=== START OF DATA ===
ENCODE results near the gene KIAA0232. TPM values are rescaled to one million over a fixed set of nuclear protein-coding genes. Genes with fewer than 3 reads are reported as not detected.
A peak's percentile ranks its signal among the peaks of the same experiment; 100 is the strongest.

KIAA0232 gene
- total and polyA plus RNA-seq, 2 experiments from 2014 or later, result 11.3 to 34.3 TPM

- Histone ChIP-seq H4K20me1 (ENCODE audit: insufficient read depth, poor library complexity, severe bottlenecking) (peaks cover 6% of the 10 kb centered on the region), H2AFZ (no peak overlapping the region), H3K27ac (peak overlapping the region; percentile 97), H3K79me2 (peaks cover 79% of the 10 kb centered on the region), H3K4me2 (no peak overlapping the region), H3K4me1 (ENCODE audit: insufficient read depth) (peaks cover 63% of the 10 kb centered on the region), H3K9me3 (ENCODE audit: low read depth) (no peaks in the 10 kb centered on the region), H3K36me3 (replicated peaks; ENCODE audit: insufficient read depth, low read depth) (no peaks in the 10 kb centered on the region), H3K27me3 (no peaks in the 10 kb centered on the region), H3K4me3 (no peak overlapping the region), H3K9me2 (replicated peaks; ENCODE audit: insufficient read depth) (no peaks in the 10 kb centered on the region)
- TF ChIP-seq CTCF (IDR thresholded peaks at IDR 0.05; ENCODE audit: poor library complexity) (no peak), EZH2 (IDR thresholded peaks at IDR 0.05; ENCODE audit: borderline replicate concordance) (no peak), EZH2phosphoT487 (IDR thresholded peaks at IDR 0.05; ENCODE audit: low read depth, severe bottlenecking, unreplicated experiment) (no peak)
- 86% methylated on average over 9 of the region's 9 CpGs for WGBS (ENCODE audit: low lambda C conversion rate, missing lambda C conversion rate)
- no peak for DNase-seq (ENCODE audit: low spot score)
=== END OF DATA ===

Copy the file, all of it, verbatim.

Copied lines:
ENCODE results near the gene KIAA0232. TPM values are rescaled to one million over a fixed set of nuclear protein-coding genes. Genes with fewer than 3 reads are reported as not detected.
A peak's percentile ranks its signal among the peaks of the same experiment; 100 is the strongest.

KIAA0232 gene
- total and polyA plus RNA-seq, 2 experiments from 2014 or later, result 11.3 to 34.3 TPM

- Histone ChIP-seq H4K20me1 (ENCODE audit: insufficient read depth, poor library complexity, severe bottlenecking) (peaks cover 6% of the 10 kb centered on the region), H2AFZ (no peak overlapping the region), H3K27ac (peak overlapping the region; percentile 97), H3K79me2 (peaks cover 79% of the 10 kb centered on the region), H3K4me2 (no peak overlapping the region), H3K4me1 (ENCODE audit: insufficient read depth) (peaks cover 63% of the 10 kb centered on the region), H3K9me3 (ENCODE audit: low read depth) (no peaks in the 10 kb centered on the region), H3K36me3 (replicated peaks; ENCODE audit: insufficient read depth, low read depth) (no peaks in the 10 kb centered on the region), H3K27me3 (no peaks in the 10 kb centered on the region), H3K4me3 (no peak overlapping the region), H3K9me2 (replicated peaks; ENCODE audit: insufficient read depth) (no peaks in the 10 kb centered on the region)
- TF ChIP-seq CTCF (IDR thresholded peaks at IDR 0.05; ENCODE audit: poor library complexity) (no peak), EZH2 (IDR thresholded peaks at IDR 0.05; ENCODE audit: borderline replicate concordance) (no peak), EZH2phosphoT487 (IDR thresholded peaks at IDR 0.05; ENCODE audit: low read depth, severe bottlenecking, unreplicated experiment) (no peak)
- 86% methylated on average over 9 of the region's 9 CpGs for WGBS (ENCODE audit: low lambda C conversion rate, missing lambda C conversion rate)
- no peak for DNase-seq (ENCODE audit: low spot score)